"It's people you know": the role social networks play in micro-informal markets

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dc.contributor.author Massen, Alisha J.
dc.date.accessioned 2012-07-24T16:42:44Z
dc.date.available 2012-07-24T16:42:44Z
dc.date.issued 2012-07-24
dc.identifier.uri http://hdl.handle.net/2097/14075
dc.description.abstract Informal markets are prevalent all over the globe. The work done in such markets is often for the purposes of supplementary or subsistence income and it is done by men, women, and children. The purpose of my research was to understand how micro-informal markets are created by informal workers in Manhattan, Kansas. This was done through examining how informal workers used their social networks to find customers and how customers used their social networks to find informal goods and services produced by such workers, or more specifically, how micro-informal markets were created. This builds on the economic theory of embeddedness, which states social relations are an important part of the exchange process even in today's capitalistic market economy. In addition, my research also looked at why customers consumed from informal workers, why informal workers decided to go into business for themselves, how the city of Manhattan, Kansas viewed informal workers and whether city officials and affiliates encouraged informal businesses or not. en_US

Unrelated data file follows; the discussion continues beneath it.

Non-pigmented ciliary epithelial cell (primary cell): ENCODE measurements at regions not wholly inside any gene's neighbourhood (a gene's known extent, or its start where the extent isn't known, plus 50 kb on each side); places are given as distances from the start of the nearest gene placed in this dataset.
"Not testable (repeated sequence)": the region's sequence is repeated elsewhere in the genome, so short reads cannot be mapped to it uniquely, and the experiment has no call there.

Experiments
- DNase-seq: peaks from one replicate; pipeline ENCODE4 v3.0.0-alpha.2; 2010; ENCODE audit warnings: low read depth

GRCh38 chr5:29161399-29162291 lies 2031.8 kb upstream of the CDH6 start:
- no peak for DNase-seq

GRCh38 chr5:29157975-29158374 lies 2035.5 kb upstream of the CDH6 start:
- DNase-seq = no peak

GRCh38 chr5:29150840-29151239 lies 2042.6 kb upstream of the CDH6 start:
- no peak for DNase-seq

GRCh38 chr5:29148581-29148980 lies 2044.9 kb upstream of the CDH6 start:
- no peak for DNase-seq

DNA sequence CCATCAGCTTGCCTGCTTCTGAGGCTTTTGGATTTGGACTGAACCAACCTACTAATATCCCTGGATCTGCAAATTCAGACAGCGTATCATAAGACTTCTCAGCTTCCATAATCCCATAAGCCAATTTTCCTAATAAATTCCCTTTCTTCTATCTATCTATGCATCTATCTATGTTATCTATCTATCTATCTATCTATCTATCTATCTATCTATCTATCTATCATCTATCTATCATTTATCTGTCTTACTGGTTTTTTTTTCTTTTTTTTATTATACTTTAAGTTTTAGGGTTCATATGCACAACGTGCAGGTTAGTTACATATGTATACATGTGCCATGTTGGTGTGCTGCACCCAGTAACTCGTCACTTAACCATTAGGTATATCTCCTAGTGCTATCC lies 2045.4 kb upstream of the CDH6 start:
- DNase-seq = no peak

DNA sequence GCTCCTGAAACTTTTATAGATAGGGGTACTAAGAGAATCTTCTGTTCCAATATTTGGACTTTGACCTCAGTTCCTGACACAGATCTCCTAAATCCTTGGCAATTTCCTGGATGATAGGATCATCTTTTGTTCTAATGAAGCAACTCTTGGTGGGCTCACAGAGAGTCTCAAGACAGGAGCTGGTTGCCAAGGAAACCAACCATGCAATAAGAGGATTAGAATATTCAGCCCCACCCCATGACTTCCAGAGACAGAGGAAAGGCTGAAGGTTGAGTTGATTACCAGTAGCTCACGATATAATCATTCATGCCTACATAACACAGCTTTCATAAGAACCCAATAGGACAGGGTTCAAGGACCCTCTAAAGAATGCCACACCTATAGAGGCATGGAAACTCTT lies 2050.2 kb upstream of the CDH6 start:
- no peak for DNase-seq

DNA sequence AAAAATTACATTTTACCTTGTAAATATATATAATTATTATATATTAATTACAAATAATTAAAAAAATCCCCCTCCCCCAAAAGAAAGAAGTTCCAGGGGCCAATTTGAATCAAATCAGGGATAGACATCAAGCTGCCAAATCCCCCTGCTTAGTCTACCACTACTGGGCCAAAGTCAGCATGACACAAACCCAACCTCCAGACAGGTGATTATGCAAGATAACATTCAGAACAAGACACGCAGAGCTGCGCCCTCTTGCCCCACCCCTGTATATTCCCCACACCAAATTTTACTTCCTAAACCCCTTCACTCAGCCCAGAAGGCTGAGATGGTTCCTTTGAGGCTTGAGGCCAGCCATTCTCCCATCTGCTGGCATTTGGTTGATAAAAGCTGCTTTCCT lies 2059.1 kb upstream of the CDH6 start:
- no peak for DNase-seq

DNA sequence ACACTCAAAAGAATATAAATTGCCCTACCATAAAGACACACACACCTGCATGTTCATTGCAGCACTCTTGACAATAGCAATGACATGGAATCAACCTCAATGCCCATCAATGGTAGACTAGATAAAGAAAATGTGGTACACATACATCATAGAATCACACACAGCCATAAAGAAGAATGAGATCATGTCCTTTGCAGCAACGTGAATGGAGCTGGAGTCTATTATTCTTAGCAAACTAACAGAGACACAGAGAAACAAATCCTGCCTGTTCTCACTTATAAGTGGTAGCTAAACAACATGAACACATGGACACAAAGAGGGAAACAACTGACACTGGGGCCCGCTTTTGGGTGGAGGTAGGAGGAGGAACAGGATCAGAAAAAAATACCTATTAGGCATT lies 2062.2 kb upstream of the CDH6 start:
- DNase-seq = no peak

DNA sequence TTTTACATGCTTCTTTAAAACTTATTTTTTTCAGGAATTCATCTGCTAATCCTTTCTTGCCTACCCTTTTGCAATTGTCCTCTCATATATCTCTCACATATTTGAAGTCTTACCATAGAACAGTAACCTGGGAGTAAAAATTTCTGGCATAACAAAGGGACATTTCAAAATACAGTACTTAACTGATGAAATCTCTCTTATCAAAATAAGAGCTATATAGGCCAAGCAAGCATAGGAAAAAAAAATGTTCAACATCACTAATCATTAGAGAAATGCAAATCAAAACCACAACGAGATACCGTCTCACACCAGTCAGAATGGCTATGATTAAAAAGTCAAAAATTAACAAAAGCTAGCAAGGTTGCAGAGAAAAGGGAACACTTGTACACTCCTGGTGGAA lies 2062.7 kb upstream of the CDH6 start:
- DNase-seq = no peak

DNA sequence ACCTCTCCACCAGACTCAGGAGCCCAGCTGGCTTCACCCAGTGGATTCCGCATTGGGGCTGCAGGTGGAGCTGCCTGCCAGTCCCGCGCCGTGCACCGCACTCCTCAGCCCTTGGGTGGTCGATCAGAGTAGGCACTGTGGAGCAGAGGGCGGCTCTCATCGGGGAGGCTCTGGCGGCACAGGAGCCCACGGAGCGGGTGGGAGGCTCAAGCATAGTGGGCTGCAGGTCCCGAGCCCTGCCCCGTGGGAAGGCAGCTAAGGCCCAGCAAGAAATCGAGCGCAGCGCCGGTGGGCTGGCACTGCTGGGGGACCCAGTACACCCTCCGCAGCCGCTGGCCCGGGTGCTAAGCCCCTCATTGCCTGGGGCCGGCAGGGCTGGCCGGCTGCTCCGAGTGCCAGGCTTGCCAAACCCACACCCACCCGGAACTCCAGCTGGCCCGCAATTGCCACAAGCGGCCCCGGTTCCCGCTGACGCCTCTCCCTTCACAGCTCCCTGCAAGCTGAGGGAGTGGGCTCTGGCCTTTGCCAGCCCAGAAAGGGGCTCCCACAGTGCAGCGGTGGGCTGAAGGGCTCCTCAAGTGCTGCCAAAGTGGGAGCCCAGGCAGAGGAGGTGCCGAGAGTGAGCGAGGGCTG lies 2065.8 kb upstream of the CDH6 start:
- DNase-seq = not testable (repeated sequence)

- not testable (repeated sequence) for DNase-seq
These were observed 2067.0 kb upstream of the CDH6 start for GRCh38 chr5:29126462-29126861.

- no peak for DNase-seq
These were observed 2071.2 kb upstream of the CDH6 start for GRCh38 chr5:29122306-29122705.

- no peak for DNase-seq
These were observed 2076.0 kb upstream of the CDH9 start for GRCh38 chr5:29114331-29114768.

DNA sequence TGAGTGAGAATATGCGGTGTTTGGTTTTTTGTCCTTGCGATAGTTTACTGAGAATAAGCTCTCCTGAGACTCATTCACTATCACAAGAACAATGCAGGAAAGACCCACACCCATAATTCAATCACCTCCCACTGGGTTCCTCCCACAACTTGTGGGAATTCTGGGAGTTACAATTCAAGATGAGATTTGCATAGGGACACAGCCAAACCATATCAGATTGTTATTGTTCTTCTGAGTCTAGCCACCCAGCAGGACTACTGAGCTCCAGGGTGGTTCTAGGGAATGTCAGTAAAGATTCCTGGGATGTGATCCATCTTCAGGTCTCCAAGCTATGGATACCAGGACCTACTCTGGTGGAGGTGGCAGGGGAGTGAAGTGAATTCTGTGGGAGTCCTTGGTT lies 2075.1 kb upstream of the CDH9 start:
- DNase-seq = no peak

dc.language.iso en_US en_US
dc.publisher Kansas State University en
dc.subject Informal markets en_US
dc.subject Embeddedness en_US
dc.subject Market creation en_US
dc.subject Informal economy en_US
dc.title "It's people you know": the role social networks play in micro-informal markets en_US
dc.type Thesis en_US
dc.description.degree Master of Arts en_US
dc.description.level Masters en_US
dc.description.department Department of Sociology, Anthropology, and Social Work en_US
dc.description.advisor Robert K. Schaeffer en_US
dc.subject.umi Economics (0501) en_US
dc.subject.umi Sociology (0626) en_US
dc.date.published 2012 en_US
dc.date.graduationmonth August en_US


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